Trainspotting an Adaptation by Harry Gibson

This week in Theater


 Adaptation by Harry Gibson


Reviewed by Rose Densena

Rodger Mathey (Director) rocks the stage with his comeback production of Trainspotting.  It is a bleak but brutally honest look at the wasted existence of four men, who have nothing to live for other than their next high. Their lives are consumed with buying drugs, doing drugs or exploring the residual effects of a life that is so empty and so damaged that the only way they can survive is to hide behind what they consider reality: being high.  Even if not getting high then its meaningless sex or petty crime.  Their self-esteem and self-motivation are destroyed either by poverty, a bad home life, or society’s limitations.




It’s hard times in this working class Scottish town and Mark (Justin Zachary), Sick Boy (Jonathan Roumie), Tommy (David Agranov), and Begbie (Matt Tully) move us through this gut wrenching story  without the burdens of censorship, allowing the audience to visualize and feel every painful moment of their sad young lives.   Mathey pours the story onto the stage as if it is liquid performance art; every detail is taken into consideration. It is intentionally raw and offensive, and at times so free it’s comical.  The characters skillfully show us their sadness, weaknesses and vulnerabilities so searingly it is as if they were transparent dolls.




Each one of these four men as well as their female mate, Alison, (Allison Walter) shows their ecstasy as they affectionately inject one another with their favorite juice: heroin.  Allison’s expression is so real I wondered what was really in the needles they used on stage.  Her persona was instantly and completely altered and consumed by the drug.  The empathy on their faces during the sex scenes and the total disregard or respect for themselves as humans aroused overwhelming revulsion in me.  The hollow elation, the temporary fix, strips the characters of all dignity.




Justin alternates between narrating and existing in the moment as a character, an effective device that the actor pulls off spectacularly without taking the audience out of the play.




The directing choices were risky. I admired his guts as well as the daring commitment he brought out of a very talented cast.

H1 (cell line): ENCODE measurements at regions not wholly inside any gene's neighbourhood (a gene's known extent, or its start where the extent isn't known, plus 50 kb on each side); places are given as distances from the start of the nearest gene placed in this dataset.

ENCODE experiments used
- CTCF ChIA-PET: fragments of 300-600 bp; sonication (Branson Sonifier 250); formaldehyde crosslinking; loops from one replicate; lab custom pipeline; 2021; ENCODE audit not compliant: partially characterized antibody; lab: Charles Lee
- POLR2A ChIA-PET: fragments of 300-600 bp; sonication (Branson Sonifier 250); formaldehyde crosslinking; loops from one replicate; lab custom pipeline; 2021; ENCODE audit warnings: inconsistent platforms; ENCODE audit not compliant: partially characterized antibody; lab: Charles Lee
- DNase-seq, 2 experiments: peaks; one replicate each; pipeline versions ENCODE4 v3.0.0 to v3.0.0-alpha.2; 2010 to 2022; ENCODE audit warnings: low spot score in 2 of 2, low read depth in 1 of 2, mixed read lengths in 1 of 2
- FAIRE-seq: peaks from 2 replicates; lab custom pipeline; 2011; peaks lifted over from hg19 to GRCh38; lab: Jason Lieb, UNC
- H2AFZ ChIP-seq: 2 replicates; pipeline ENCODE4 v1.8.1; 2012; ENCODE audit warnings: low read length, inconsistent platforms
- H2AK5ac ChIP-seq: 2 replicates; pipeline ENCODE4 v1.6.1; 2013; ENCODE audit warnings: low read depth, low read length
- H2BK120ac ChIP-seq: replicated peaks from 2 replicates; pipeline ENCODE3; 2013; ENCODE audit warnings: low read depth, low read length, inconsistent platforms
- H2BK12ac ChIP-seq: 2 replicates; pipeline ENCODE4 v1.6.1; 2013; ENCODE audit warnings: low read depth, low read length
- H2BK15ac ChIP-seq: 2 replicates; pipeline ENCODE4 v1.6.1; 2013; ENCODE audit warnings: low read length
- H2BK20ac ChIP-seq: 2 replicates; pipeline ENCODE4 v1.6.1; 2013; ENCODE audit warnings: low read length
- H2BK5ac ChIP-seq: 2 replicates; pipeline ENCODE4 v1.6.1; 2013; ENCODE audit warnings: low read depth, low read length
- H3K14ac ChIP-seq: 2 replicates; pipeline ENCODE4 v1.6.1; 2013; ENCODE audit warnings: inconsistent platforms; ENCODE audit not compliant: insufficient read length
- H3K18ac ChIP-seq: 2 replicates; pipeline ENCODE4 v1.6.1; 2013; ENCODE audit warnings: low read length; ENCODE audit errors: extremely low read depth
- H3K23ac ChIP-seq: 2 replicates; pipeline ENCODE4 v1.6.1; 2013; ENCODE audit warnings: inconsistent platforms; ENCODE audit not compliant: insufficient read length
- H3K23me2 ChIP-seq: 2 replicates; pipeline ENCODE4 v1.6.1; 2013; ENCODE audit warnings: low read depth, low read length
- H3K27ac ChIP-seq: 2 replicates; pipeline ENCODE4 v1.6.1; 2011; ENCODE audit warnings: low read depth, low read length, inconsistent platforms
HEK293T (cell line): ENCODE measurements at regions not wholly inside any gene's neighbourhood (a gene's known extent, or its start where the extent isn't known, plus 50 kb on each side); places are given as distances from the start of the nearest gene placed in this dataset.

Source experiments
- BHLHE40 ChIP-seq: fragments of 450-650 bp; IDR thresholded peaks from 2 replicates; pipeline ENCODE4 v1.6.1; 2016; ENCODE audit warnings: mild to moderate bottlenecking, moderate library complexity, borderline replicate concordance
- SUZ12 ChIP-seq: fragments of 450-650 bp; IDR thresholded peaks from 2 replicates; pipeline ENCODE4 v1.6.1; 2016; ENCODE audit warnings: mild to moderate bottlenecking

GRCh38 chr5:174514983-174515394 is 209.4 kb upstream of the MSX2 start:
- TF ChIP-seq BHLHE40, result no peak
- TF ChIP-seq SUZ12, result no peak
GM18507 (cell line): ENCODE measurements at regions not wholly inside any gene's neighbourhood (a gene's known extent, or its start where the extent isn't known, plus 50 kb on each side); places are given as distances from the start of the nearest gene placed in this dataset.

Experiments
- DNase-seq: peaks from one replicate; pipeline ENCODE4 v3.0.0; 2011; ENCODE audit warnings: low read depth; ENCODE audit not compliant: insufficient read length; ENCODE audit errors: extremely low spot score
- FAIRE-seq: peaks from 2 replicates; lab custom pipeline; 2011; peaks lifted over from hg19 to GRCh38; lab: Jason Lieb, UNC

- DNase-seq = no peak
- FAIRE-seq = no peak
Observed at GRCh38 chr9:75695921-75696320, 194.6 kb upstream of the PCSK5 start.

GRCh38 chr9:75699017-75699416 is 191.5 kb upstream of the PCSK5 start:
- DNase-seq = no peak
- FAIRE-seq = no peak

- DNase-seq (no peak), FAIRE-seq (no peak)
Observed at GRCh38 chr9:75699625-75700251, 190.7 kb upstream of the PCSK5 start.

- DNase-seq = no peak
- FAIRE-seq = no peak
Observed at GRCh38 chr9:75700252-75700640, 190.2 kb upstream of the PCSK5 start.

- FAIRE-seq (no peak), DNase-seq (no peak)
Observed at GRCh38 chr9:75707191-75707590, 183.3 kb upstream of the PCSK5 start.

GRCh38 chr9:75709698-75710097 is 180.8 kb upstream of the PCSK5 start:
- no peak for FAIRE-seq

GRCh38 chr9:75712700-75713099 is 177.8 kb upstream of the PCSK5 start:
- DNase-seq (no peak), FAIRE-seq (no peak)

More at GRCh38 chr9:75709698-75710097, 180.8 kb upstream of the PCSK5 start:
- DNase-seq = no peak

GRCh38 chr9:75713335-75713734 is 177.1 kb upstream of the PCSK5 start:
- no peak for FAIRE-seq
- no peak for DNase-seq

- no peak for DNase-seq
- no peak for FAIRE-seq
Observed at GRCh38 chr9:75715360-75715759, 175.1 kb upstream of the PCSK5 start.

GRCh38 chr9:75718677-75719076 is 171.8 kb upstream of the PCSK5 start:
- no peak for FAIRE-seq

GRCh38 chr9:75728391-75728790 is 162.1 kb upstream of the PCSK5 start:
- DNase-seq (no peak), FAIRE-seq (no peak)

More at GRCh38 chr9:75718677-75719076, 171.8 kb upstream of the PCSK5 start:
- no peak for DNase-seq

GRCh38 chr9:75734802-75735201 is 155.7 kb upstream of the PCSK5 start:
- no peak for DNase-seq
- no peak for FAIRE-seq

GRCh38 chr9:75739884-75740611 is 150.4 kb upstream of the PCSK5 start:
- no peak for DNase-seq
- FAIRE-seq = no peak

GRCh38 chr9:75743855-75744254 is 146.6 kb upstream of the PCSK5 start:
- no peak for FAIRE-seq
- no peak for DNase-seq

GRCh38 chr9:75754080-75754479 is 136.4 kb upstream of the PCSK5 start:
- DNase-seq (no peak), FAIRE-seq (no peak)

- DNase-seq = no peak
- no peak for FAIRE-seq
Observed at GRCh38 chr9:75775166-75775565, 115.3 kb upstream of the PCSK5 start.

It’s not all dark; Tommy is quite endearing and gets some good chuckles out of the audience.  Within the first 3 minutes of the play, Mark has a few scenes that you have to laugh at or you would most likely walk out.  All of the directional choices were necessary to convey the strong social message of this production.




This brilliant piece of work is as relevant to our time as it was in the 90’s when the film came out. The use of 19 actors rather than the way the play was originally written added more depth and allowed for more elaboration.  Also it gave a larger perceptive on the how many lives are enticed and victimized by the fantasy of this worthless lifestyle.  I couldn’t help but think of all the talented lives that were lost to the demons that plague so many. Like the music stars of the 60’s and 70’s and most recently Amy Winehouse who openly admitted life was not worth living without her drugs and alcohol. To her they were life.




This production is full of profanity and explicit graphic acts that are meant to offend, but it’s purposeful as it draws the audience in, making you uncomfortable yet you’re glued to your seat in awe as if you’re hypnotized by the actions.   It will stick to your soul and make you think as all good theater should.




I can only say that this is a brilliant piece of work, please do not let the hardness of it deter you. It’s worth every minute of the two hours plus you are there.


Put this on you must see list its. If you are not familiar with the small LA theater scene this will make a believer out of you. This is pretty much as good as it gets for a drama. I want to go back and see it again if I can get a seat. It closes April 13th and I am sure it will sell out so don’t procrastinate.


GO SEE THIS, it’s truly a work of art, extended by popular  demand until June 1st.



Adapted: by Harry Gibson

Novel by Irvine Welsh

Directed: by Roger Mathey


Cast: David Agranov, Katie Aquino, Sam Bangs, Sarah Allyn Bauer, Martin George Berishaj, AJ Jones, Elizabeth Knowelden, Libby Letlow,Michael Lutheran, Francesca Manzi, Travis McHenry, Martin J. Riddell, Jonathan Roumie, Katy Townsend, Matthew Tully, Karl Wade, Alison Walter, Ben Wilson, Justin Zachary


                         Elephant Theatre

6322 Santa Monica Blvd. Hollywood, CA 90038

Tickets: 323-960-7785

Roses Rating1


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